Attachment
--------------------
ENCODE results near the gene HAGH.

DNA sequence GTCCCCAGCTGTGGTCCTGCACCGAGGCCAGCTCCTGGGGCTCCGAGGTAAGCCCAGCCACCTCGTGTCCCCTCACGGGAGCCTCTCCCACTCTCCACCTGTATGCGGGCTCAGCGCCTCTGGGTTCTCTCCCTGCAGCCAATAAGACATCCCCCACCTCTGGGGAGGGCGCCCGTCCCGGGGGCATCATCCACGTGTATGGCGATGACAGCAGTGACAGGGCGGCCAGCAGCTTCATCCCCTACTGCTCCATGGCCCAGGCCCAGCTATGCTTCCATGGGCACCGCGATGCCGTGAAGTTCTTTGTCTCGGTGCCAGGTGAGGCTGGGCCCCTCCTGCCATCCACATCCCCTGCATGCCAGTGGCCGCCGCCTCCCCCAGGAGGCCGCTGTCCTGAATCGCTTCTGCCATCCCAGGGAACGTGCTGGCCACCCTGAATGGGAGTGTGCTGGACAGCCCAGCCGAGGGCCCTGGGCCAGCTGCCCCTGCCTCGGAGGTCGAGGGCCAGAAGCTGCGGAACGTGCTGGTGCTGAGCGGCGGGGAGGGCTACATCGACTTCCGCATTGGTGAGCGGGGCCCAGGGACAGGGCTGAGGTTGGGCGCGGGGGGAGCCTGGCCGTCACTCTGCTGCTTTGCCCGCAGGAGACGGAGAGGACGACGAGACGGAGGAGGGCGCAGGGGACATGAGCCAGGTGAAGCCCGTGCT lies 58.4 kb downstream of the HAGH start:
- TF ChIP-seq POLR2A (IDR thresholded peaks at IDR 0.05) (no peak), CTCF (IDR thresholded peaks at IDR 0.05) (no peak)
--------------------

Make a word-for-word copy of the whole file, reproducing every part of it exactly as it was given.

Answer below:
ENCODE results near the gene HAGH.

DNA sequence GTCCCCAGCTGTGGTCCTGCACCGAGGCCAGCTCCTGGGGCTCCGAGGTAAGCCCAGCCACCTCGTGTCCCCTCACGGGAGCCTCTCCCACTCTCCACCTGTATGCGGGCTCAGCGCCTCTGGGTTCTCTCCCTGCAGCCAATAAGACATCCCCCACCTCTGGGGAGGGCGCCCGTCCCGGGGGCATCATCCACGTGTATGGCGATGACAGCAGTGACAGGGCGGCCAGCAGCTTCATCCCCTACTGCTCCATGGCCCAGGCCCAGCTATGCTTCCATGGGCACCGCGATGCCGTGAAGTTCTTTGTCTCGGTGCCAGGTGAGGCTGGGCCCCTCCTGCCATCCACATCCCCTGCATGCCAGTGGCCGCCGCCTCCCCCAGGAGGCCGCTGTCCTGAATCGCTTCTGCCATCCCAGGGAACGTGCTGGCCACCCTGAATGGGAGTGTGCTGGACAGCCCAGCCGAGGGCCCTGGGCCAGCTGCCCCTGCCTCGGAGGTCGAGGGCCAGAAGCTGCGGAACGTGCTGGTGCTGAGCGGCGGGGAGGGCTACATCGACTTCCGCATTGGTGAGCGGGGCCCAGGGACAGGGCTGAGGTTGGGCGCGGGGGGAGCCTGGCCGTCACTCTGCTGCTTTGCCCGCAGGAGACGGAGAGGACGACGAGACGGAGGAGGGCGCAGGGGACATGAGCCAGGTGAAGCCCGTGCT lies 58.4 kb downstream of the HAGH start:
- TF ChIP-seq POLR2A (IDR thresholded peaks at IDR 0.05) (no peak), CTCF (IDR thresholded peaks at IDR 0.05) (no peak)